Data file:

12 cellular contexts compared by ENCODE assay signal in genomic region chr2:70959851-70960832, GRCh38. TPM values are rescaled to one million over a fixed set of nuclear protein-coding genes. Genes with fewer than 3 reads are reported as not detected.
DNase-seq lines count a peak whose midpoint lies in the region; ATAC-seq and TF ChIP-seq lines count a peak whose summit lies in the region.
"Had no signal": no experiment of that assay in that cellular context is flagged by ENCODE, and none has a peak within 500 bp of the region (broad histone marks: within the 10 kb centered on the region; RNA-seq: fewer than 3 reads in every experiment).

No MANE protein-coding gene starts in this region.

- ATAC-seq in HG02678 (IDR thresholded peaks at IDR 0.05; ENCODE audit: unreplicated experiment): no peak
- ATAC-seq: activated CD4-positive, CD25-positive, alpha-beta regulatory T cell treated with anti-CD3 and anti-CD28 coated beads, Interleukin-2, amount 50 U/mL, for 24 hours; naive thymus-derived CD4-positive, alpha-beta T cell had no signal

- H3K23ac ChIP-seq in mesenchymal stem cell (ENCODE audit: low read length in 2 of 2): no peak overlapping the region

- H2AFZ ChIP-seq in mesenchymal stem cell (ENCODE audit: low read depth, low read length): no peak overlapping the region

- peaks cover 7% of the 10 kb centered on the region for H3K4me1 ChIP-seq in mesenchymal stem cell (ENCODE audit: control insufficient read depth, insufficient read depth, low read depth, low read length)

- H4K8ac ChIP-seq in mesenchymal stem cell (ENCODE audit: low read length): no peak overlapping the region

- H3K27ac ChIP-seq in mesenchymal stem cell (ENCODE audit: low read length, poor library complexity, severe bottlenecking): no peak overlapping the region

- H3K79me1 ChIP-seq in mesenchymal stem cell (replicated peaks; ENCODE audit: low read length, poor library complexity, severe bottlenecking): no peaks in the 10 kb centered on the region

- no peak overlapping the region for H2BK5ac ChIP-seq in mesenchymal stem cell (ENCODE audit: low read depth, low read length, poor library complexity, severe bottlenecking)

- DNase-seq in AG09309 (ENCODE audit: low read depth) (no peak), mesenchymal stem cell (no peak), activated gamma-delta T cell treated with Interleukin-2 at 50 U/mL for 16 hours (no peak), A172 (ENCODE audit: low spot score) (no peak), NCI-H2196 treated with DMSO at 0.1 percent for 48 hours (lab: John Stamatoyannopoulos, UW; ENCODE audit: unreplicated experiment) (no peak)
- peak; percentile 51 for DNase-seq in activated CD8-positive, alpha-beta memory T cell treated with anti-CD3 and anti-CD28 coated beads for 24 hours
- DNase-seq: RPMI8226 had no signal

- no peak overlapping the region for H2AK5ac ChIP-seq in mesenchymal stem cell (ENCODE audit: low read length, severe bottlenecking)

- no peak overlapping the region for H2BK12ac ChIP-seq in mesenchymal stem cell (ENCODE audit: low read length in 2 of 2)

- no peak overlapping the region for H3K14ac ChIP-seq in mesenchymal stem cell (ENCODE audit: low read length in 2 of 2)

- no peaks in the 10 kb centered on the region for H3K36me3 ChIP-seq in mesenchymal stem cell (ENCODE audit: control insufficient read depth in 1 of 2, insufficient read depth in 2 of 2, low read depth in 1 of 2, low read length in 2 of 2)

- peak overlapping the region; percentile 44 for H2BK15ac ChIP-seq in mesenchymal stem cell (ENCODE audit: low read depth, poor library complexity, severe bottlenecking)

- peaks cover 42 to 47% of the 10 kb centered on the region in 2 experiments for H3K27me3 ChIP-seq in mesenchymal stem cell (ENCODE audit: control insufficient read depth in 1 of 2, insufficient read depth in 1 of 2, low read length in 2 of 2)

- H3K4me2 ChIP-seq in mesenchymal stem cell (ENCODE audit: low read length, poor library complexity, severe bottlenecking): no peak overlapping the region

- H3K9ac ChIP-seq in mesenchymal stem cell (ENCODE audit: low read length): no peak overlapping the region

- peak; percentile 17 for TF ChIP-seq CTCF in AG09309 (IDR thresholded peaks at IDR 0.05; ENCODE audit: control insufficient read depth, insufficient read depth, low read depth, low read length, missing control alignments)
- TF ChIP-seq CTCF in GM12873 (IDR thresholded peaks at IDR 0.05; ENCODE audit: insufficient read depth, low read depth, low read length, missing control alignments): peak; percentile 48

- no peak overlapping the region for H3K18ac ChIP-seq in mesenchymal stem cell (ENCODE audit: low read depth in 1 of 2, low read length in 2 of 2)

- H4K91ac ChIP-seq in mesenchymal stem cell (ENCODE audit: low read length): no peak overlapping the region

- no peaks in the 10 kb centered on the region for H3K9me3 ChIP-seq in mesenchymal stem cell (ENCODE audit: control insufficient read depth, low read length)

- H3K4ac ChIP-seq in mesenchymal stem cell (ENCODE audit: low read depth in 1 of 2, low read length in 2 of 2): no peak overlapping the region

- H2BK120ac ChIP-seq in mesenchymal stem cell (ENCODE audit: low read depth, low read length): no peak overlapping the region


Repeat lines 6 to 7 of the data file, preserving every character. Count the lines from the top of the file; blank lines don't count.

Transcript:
- ATAC-seq: activated CD4-positive, CD25-positive, alpha-beta regulatory T cell treated with anti-CD3 and anti-CD28 coated beads, Interleukin-2, amount 50 U/mL, for 24 hours; naive thymus-derived CD4-positive, alpha-beta T cell had no signal

- H3K23ac ChIP-seq in mesenchymal stem cell (ENCODE audit: low read length in 2 of 2): no peak overlapping the region